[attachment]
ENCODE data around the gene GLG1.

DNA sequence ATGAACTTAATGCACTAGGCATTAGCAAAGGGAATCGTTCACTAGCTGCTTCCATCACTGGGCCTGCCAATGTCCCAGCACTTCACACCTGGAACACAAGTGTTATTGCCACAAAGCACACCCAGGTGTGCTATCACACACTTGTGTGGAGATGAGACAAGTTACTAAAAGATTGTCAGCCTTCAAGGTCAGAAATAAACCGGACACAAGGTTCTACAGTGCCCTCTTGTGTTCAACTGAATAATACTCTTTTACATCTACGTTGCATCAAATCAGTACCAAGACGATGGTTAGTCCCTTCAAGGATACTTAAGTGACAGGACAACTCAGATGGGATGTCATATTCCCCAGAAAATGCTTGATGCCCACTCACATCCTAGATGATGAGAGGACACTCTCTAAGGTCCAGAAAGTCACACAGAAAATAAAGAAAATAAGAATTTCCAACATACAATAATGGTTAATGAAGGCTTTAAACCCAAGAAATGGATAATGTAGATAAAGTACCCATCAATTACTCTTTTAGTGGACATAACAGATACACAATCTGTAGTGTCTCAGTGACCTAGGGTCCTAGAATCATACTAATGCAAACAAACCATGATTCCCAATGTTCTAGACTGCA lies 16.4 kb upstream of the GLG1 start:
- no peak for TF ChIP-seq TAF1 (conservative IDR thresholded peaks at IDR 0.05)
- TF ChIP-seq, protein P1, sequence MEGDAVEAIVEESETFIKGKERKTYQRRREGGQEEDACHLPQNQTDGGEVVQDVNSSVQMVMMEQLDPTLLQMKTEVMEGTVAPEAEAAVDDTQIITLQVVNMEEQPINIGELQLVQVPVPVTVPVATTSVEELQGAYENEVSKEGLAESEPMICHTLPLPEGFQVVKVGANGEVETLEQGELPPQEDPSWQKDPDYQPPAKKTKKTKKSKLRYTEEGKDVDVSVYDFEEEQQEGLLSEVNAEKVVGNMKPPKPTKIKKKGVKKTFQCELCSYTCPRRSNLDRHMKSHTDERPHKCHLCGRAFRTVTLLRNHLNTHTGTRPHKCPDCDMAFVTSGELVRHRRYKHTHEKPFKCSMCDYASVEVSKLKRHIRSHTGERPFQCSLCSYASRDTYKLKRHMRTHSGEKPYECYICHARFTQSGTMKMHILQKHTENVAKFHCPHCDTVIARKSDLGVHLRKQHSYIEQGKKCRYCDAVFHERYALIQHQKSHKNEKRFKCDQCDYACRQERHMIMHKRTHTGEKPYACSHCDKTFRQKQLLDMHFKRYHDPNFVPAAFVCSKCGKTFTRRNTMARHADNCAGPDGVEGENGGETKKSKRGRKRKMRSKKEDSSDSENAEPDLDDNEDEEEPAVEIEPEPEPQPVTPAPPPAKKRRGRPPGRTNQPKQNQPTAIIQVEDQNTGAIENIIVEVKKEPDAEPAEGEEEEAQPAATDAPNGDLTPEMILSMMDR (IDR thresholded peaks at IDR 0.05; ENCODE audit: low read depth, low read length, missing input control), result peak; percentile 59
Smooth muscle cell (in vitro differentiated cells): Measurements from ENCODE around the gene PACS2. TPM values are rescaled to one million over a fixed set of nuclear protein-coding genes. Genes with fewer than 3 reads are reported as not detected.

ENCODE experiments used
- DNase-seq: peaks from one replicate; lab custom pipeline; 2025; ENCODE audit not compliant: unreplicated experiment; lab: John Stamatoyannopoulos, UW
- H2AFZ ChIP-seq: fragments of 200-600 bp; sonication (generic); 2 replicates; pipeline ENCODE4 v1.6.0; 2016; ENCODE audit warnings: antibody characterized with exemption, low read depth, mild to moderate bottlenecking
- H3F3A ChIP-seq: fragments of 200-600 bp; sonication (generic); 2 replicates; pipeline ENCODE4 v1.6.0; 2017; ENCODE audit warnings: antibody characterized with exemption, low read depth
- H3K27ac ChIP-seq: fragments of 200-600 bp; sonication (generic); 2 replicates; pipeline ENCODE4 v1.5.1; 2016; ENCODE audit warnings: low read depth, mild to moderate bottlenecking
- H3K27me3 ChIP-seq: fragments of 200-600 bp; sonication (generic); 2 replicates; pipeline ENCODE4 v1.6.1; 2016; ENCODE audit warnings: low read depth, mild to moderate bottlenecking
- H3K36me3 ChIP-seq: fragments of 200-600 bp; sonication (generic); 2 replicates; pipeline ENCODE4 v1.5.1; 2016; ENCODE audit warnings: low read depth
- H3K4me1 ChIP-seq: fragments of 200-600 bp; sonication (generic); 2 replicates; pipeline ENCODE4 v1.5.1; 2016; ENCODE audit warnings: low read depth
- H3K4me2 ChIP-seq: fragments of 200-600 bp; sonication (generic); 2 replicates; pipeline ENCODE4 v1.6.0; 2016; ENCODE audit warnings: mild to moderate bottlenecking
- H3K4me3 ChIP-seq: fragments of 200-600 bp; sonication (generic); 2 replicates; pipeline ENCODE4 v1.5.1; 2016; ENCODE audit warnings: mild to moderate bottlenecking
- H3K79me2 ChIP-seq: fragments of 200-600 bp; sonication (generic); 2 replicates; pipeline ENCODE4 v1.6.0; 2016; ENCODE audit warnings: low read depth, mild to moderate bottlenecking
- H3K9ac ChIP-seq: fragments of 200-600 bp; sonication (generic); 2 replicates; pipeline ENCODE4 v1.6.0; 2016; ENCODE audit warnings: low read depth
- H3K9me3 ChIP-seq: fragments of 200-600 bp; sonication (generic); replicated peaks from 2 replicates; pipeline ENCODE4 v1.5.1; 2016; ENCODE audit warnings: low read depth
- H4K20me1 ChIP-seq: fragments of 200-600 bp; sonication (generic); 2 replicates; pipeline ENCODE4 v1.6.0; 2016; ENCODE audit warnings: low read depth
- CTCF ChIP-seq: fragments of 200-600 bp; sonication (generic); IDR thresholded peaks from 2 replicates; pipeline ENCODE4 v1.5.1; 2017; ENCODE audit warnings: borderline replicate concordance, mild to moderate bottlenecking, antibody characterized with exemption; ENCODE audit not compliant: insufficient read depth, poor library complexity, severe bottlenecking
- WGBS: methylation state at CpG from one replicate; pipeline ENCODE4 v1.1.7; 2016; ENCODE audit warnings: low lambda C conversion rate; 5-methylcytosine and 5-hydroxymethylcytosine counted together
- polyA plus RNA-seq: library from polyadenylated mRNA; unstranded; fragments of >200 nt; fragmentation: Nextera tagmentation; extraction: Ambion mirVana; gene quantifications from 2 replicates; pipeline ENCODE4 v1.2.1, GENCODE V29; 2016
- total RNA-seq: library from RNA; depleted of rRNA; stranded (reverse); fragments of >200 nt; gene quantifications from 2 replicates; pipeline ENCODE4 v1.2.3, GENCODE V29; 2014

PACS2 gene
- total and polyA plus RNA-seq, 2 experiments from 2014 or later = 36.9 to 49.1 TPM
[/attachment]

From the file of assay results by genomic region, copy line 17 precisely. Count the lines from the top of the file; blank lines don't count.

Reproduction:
- H3K9ac ChIP-seq: fragments of 200-600 bp; sonication (generic); 2 replicates; pipeline ENCODE4 v1.6.0; 2016; ENCODE audit warnings: low read depth